At least they were to Janni Loubser, perched on a rock panel in southern Utah's Capitol Reef National Park. The restorationist was covering bullet holes and "flying saucers from Uranus' so the panel's Fremont culture petroglyphs wouldn't be lost in a welter of faux incisions.

But the French, pouring off le tour bus, thought Loubser was a vandal, and two headed straight for him, reports the Salt Lake Tribune. Loubser said, "I thought they were going to pull me off" the rock, but then they realized what he was doing, and desisted.


It was once fun picking on Denver/Kansas International Airport. Now things are getting serious. The all-weather, $5 billion, state-of-the-art facility was paralyzed Oct. 22 by a snowstorm - minor by high-plains standards - that snarled auto traffic and interfered with takeoffs and landings. Deaths were narrowly averted by a pilot who aborted a landing because a maintenance truck was on the runway. DIA said the driver of the truck "was in lots of hot water." Also in trouble is the airport's radar system; it can't track airborne and landborne vehicles at the same time.

DIA had barely stopped explaining its bad snow day when Halloween fog forced 38 planes to divert to Colorado Springs. Air travel, it turns out, is a system: DIA has advanced radar, but many planes don't. Out at DIA, the computer age meets can-you-see-the-runway-yet age.

Travelers who had read about the state-of-the-art stuff were stunned. Marti Moore, a DIA strandee, told the Denver Post: "We heard a lot about the technology. We thought you'd have a fog blower here or something."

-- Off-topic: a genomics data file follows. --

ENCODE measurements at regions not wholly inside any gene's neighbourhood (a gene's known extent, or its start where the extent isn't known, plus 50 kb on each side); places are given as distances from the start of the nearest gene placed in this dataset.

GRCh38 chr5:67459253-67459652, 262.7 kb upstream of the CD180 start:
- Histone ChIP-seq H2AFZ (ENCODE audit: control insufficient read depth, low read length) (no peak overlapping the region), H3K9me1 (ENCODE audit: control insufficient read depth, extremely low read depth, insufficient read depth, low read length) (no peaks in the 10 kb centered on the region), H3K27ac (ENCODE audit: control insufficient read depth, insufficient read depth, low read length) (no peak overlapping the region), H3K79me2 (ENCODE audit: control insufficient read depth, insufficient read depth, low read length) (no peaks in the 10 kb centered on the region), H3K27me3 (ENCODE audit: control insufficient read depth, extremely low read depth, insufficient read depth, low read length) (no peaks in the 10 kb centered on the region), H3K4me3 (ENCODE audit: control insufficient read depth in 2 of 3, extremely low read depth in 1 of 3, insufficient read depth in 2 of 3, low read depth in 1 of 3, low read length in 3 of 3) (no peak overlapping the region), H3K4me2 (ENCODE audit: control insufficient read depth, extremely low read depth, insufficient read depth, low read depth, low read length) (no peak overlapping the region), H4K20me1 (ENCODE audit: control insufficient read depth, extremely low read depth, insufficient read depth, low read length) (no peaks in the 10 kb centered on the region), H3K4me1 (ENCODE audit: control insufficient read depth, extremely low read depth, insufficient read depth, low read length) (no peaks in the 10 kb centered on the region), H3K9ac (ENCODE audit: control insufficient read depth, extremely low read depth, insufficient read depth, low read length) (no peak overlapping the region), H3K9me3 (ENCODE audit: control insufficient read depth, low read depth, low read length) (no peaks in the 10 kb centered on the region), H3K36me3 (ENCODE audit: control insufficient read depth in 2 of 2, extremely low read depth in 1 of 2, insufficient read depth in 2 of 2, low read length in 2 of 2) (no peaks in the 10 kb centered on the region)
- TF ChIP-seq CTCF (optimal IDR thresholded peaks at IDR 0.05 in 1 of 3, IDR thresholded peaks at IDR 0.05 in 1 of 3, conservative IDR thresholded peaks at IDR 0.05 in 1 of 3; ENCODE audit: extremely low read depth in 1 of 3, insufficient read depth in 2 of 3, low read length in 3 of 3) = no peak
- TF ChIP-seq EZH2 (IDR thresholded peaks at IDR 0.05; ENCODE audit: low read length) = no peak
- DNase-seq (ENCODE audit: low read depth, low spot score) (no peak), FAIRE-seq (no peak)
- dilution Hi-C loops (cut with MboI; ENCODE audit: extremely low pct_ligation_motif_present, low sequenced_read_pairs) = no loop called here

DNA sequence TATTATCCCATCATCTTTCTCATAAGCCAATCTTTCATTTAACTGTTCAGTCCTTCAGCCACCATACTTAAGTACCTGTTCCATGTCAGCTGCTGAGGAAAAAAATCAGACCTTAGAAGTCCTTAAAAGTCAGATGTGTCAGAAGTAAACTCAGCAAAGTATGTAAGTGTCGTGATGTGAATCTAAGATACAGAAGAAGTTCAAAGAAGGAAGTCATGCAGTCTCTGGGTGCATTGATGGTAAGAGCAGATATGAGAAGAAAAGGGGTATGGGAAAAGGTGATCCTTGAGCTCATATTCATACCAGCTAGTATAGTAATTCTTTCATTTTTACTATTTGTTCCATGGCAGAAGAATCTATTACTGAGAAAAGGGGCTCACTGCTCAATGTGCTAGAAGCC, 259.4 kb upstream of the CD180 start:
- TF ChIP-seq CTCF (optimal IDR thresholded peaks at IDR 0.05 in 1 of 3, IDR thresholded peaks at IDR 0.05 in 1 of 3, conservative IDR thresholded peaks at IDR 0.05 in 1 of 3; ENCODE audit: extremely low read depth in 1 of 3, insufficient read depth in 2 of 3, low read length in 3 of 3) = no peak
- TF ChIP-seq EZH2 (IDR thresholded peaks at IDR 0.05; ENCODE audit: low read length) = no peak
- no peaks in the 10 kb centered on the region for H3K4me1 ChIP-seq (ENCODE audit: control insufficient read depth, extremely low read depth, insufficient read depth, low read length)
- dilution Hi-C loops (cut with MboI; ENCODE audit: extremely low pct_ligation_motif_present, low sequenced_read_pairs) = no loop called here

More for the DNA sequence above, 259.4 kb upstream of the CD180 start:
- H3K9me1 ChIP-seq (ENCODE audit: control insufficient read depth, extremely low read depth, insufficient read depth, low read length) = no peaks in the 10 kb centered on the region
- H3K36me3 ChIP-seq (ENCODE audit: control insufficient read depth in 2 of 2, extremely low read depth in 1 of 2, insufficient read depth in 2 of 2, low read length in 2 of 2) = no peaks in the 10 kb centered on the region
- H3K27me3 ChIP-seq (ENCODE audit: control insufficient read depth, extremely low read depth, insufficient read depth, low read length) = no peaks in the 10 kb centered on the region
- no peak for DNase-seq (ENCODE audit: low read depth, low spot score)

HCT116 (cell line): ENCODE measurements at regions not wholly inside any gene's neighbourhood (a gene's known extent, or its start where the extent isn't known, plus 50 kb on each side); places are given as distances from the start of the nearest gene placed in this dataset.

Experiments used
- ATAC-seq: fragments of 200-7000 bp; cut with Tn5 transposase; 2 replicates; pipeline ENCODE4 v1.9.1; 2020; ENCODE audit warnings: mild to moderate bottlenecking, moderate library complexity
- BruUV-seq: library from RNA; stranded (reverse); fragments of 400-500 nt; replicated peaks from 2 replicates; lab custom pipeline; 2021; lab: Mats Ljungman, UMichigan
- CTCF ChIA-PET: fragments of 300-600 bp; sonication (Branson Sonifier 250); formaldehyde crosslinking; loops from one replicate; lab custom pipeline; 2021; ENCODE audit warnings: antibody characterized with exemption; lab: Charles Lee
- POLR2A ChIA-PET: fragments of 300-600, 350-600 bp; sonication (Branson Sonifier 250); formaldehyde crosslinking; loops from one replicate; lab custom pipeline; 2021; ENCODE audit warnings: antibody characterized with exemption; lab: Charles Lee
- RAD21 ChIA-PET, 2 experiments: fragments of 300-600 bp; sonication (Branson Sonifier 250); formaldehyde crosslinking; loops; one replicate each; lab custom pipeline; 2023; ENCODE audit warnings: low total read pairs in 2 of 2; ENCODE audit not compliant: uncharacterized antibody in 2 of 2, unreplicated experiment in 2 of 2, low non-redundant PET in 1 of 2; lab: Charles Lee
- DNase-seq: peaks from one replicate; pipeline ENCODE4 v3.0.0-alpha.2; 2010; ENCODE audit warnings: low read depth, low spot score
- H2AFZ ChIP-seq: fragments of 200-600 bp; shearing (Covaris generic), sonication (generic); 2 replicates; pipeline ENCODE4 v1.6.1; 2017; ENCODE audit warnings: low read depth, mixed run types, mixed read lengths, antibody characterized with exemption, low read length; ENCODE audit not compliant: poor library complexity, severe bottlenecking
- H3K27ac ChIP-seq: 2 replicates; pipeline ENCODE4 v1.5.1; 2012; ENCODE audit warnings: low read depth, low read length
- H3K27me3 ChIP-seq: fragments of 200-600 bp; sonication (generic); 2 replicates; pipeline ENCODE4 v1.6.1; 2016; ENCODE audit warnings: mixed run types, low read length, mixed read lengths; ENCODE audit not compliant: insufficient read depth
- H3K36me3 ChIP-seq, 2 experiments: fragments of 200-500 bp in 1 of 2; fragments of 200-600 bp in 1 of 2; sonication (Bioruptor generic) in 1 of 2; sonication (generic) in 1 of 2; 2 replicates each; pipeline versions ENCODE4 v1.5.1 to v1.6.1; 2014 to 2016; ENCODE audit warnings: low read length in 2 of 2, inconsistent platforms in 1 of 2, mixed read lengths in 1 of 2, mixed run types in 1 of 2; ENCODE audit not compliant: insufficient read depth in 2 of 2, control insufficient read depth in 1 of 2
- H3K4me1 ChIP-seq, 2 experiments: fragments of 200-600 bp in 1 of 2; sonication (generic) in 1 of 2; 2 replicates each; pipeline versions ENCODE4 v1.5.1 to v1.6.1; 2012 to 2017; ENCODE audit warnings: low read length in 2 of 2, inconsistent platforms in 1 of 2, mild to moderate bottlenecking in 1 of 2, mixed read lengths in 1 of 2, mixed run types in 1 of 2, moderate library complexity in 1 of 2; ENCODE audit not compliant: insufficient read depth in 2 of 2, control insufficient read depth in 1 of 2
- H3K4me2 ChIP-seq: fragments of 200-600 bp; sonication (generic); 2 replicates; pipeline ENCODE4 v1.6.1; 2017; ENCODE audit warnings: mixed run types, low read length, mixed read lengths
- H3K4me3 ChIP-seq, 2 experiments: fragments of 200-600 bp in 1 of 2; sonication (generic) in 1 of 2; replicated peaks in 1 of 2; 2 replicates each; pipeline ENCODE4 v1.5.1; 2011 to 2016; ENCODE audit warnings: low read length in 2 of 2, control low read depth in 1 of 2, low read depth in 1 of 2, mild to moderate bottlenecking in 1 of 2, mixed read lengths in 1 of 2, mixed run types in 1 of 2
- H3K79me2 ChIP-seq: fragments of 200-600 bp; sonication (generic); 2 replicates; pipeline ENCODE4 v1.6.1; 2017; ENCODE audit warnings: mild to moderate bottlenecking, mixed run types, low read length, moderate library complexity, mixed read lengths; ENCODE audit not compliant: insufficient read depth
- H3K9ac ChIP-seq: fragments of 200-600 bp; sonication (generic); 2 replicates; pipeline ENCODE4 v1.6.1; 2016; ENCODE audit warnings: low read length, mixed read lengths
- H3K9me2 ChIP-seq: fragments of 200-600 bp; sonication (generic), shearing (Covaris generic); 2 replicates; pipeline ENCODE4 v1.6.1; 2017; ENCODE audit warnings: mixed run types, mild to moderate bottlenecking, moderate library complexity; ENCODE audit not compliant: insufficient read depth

No fog blower, except with regard to media hype, but the airport is going to have more plows for its roads, erect snow fences, and be a little tougher about when its trucks travel on active runways.


In Post Falls, Idaho, rancher Kevin McGrath's 40 or so cows have been giving his suburbanizing neighborhood a lesson in the West. Charlene Beamer told the Spokane Spokesman-Review, "They poop on the lawn. They eat vegetables in the garden. Some charge you when you try to herd them ... It's my land, but I can't touch them. How Western is that?"

Very, very Western. Cows, it turns out, carry their property rights with them. Idaho law requires people to fence out cows. Ranchers are under no legal obligation to control their animals.

McGrath, an easy-going computer programmer-rancher working out of his electronic bunkhouse, has been too busy digitally, he says, to put on his chaps and round up the cows.

There's one cow he won't have to bother getting: it is rotting in a neighbor's yard, the apparent victim of an illegal herding technique.


From Tucson, Ariz., Mark Muro writes to point out an irony: Three scientists shared the Nobel Prize for explaining the dynamics of ozone and the ozone hole only a few months after the Arizona legislature passed a law legalizing the production of Freon. That made Arizona the first state (or nation) to flout the international ban on use of ozone-damaging chlorofluorocarbons.

Heard Around the West invites readers to get involved in the column. Send any tidbits that merit sharing - small-town newspaper clips, personal anecdotes, relevant bumpersticker slogans. The definition remains loose. Heard, HCN, Box 1090, Paonia, CO 81428 or [email protected]